San Antonio’s largest public school district has money blowing out the door – sometimes literally, in the form of cold air – as neglect deteriorates the heating and cooling systems in some of its buildings, according to documents obtained by the Rivard Report

Northside Independent School District, known for its sprawling geographic area and high enrollment growth, spends millions annually to build new schools and renovate existing campuses. In 2018, when trustees sought voter approval for an $849 million bond, Superintendent Brian Woods told the board that roughly two-thirds of the money would fund updates at the district’s existing schools.

But even as the district pours millions into projects at its older facilities, reports show it has at least sometimes neglected to maintain them. For example, an energy audit conducted at a Northside high school last October shows the heating and cooling system had missing air filters, disconnected air conditioning parts, and wiring errors. 

“It’s like we are building Ferraris and treating them like Yugos,” said former Northside ISD Energy Management Coordinator Ryan Ussery, who shared the energy use reports with the Report. Ussery worked for Northside ISD from February 2017 to January 2020 before leaving the district.

The Rivard Report shared the energy audit reports and allegations of poor maintenance with Northside officials. In an email, district spokesman Barry Perez said Northside “believes strongly in the promotion of energy conservation.”

“The mission of our Energy Management department is to reduce energy and water use throughout the district while helping maintain an environment conducive to learning,” Perez said.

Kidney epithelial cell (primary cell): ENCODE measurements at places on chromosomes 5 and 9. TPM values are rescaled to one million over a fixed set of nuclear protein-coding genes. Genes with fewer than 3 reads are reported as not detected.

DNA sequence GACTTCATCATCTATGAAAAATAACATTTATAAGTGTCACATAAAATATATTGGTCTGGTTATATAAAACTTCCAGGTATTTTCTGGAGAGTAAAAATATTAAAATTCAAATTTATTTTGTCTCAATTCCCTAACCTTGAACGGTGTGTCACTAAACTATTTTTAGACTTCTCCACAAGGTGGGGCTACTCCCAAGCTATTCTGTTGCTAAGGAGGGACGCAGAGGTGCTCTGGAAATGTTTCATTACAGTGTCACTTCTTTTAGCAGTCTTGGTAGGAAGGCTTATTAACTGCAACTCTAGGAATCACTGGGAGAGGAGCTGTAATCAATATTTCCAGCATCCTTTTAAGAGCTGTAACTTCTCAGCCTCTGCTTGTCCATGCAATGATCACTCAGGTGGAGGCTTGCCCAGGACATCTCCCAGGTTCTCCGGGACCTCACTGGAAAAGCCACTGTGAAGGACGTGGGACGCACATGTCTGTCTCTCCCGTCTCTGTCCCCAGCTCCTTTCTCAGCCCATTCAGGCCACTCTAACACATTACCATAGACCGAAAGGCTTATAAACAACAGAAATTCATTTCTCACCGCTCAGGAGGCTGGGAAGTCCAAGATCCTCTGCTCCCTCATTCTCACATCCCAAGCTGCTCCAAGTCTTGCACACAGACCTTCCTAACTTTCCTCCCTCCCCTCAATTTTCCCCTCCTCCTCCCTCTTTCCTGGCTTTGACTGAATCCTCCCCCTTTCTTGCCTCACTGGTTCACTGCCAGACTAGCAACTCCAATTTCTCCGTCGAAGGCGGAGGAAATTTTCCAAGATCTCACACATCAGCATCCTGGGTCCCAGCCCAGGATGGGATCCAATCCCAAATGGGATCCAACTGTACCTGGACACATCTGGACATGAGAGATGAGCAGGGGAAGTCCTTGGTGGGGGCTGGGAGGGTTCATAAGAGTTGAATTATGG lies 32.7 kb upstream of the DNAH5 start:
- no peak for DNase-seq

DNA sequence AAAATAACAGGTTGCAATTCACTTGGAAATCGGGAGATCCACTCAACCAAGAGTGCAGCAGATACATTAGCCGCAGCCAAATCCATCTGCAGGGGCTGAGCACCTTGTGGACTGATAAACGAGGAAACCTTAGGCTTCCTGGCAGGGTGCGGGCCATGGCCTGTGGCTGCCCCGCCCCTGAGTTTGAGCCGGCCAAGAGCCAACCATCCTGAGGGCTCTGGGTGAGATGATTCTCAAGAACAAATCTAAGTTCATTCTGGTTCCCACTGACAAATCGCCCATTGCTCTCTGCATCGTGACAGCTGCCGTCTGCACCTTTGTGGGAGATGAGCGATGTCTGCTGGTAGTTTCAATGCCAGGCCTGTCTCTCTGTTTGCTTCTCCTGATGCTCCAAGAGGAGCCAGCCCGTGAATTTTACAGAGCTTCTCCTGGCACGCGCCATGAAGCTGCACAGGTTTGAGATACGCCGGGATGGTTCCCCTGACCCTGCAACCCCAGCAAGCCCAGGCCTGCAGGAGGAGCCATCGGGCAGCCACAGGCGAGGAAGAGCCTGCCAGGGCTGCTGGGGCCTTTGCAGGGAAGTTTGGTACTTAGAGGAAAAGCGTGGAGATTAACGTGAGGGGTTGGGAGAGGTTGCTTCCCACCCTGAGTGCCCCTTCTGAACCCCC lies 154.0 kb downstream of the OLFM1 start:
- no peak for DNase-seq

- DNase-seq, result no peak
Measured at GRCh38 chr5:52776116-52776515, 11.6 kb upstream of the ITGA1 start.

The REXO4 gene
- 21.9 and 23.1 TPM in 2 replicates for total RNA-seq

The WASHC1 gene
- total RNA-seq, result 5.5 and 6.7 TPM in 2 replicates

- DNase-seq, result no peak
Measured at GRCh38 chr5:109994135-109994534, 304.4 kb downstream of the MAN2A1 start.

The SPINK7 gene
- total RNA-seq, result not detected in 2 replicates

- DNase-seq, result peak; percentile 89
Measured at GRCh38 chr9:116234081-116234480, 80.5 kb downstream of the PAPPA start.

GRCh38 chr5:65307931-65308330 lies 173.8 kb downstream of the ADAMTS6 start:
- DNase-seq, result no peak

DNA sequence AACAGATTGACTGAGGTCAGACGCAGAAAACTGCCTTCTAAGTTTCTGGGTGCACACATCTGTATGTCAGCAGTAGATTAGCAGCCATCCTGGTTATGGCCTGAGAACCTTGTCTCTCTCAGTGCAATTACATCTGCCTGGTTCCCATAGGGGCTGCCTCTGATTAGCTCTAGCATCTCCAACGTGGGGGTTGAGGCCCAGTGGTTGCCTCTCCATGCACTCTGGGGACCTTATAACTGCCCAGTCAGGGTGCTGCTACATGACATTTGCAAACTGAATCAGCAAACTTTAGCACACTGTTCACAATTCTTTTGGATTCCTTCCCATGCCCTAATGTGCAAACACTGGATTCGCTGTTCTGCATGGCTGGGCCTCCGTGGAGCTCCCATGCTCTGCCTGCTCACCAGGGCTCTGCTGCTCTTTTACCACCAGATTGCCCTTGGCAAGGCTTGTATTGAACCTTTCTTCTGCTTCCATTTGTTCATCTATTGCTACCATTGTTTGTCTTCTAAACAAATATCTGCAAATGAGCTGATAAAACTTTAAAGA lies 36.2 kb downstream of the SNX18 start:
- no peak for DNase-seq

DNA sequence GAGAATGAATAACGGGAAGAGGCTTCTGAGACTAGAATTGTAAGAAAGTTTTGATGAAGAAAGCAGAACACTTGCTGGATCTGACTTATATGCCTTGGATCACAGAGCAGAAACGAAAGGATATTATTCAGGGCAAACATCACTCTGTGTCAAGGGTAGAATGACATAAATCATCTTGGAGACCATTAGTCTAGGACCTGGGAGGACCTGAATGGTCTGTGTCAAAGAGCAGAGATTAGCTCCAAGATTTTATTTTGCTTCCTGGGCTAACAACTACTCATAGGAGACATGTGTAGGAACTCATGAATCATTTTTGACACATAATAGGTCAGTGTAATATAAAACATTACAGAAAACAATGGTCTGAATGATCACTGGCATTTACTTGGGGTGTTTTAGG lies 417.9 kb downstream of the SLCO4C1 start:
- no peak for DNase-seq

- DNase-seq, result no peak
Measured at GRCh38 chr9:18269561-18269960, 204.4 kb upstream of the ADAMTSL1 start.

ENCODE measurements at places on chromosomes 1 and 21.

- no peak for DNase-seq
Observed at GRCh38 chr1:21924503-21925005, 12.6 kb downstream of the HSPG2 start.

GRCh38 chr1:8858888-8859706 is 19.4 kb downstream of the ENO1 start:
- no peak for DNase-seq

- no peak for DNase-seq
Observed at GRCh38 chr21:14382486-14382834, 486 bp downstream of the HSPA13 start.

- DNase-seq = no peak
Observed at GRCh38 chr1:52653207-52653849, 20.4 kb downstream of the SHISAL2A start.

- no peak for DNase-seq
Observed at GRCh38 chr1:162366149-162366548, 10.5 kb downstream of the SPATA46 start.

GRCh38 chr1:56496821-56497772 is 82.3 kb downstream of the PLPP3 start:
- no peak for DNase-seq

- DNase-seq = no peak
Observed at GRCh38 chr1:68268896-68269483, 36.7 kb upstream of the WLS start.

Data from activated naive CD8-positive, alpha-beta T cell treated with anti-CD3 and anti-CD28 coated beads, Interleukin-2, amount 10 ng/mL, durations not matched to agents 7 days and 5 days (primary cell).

Northside’s relatively high energy costs, now topping $17.5 million per year, are not related to its size, but to energy-hungry non-academic facilities many other districts don’t have. These include the like the Northside Swim Center, which opened in 2013. With an enrollment of nearly 106,000 students and 145 facilities adding up to 16 million square feet, the district is the largest in the San Antonio area and the fourth largest in Texas.

But not all of that usage can be chalked up to the district’s size. Electricity usage records also show that Northside is paying more per square foot for electricity than it was eight years ago while electricity rates have stayed mostly flat.  

Perez said the district recognizes its costs have increased over time, but so has its number of buildings. The district has added 12 new schools and six new support facilities since the 2011-2012 school year, along with approximately 9,500 new students and 1,170 full-time staff members. More after-school activities have also increased energy use. Extreme weather has also played a role, Perez said.

The implications of Northside’s approach to energy use reverberate beyond the district. Like most public school districts, Northside receives hundreds of thousands of dollars per year in incentives to reduce usage from CPS Energy, San Antonio’s municipally owned electric and gas utility. Money to pay for these incentives comes from CPS Energy customers’ bills, costing residential customers anywhere from $3 to $5 per month.

San Antonio is also unlikely to make substantial progress on its air pollution and climate goals without buy-in from school districts, among the largest energy users in the region. Last October, San Antonio adopted a goal of zeroing out its greenhouse gas emissions by 2050. Energy use in buildings accounts for about half of the city’s greenhouse gas emissions.

By not following regulatory checks, Northside puts itself and district students at risk for reduced comfort, poor indoor air quality, increased energy costs, seeing the lifespan of facilities and equipment shortened, and basic environmental hazards, Ussery said. 

Before leaving the district in early January, Ussery shared multiple reports that would be considered public under Texas open records law. None were marked “confidential.”